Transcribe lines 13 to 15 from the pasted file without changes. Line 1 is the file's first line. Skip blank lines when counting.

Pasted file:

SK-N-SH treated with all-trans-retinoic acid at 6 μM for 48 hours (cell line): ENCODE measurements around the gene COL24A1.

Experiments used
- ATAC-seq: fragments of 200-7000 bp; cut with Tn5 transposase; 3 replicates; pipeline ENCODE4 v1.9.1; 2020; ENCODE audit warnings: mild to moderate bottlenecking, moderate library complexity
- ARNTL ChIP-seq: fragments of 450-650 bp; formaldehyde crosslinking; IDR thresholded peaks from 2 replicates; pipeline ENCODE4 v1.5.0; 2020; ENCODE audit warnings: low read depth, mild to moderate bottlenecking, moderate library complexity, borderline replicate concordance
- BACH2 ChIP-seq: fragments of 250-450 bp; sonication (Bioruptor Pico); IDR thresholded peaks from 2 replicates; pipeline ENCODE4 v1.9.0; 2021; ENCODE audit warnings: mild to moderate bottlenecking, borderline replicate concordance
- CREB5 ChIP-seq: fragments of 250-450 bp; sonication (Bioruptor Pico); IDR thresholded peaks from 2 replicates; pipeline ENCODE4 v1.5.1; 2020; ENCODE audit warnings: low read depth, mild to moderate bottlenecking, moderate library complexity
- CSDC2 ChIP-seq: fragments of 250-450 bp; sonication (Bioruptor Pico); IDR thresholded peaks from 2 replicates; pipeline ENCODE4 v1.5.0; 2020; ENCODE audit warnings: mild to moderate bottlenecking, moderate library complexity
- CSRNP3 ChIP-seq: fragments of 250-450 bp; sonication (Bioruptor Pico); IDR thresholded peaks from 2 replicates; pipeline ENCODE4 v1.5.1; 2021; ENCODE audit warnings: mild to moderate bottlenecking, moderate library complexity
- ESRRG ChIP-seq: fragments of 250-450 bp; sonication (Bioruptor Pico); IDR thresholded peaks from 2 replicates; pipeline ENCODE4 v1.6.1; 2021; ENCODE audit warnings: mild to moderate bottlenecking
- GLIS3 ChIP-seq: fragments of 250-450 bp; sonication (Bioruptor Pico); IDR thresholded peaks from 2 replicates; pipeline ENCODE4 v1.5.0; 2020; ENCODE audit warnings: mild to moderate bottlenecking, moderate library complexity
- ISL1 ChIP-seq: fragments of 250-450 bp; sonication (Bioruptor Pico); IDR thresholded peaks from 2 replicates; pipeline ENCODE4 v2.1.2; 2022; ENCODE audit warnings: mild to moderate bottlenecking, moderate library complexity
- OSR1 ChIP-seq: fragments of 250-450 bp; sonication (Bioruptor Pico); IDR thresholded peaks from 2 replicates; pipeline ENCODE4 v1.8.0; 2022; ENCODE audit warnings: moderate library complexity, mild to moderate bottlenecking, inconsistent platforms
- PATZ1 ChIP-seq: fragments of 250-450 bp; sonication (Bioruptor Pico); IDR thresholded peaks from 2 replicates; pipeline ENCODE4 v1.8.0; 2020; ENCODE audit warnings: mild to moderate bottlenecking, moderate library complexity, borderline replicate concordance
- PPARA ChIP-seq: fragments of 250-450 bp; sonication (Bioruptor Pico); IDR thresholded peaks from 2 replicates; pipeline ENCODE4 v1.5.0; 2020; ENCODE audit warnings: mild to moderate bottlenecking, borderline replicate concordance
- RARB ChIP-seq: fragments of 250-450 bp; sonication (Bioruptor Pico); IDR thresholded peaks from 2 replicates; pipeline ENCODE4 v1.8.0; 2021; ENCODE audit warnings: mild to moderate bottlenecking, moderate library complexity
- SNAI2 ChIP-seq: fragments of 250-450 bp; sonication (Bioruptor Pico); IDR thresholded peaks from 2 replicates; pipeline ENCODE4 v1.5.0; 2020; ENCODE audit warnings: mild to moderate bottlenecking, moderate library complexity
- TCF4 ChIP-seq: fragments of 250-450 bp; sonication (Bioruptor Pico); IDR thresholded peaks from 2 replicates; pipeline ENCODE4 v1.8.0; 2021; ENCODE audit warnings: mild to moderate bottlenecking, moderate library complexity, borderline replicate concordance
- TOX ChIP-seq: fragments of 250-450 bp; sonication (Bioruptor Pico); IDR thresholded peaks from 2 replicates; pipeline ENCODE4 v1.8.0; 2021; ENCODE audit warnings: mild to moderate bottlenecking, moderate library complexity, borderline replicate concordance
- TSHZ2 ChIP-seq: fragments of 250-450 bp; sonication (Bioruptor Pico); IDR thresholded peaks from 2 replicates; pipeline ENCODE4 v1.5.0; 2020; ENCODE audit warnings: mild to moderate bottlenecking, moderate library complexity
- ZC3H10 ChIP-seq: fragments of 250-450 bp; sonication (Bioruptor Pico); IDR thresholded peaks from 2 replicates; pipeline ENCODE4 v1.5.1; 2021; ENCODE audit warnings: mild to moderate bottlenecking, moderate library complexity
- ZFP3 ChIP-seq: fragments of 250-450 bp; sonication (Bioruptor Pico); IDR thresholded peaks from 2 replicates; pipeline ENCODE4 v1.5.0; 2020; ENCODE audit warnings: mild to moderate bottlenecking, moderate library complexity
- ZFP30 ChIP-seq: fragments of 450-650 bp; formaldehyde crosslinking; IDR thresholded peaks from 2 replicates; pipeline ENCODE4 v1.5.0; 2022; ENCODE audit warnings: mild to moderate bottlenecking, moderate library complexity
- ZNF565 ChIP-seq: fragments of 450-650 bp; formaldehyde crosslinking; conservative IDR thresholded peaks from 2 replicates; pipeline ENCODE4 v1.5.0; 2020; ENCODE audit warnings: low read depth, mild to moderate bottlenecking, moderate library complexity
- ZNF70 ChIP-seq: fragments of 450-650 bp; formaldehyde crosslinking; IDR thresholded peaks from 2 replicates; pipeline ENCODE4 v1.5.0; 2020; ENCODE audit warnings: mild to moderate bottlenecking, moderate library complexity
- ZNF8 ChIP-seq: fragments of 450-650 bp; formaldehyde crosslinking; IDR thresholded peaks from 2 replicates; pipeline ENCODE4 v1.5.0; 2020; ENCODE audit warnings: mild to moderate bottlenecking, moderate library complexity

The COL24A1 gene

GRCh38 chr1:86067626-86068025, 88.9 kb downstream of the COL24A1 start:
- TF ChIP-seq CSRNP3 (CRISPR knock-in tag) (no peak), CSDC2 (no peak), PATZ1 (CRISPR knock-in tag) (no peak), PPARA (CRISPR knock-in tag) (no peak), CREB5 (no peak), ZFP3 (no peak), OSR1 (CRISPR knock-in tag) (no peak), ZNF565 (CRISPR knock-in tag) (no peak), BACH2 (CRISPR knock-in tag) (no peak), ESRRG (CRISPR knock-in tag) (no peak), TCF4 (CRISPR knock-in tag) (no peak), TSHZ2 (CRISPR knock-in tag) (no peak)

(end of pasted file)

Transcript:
- PATZ1 ChIP-seq: fragments of 250-450 bp; sonication (Bioruptor Pico); IDR thresholded peaks from 2 replicates; pipeline ENCODE4 v1.8.0; 2020; ENCODE audit warnings: mild to moderate bottlenecking, moderate library complexity, borderline replicate concordance
- PPARA ChIP-seq: fragments of 250-450 bp; sonication (Bioruptor Pico); IDR thresholded peaks from 2 replicates; pipeline ENCODE4 v1.5.0; 2020; ENCODE audit warnings: mild to moderate bottlenecking, borderline replicate concordance
- RARB ChIP-seq: fragments of 250-450 bp; sonication (Bioruptor Pico); IDR thresholded peaks from 2 replicates; pipeline ENCODE4 v1.8.0; 2021; ENCODE audit warnings: mild to moderate bottlenecking, moderate library complexity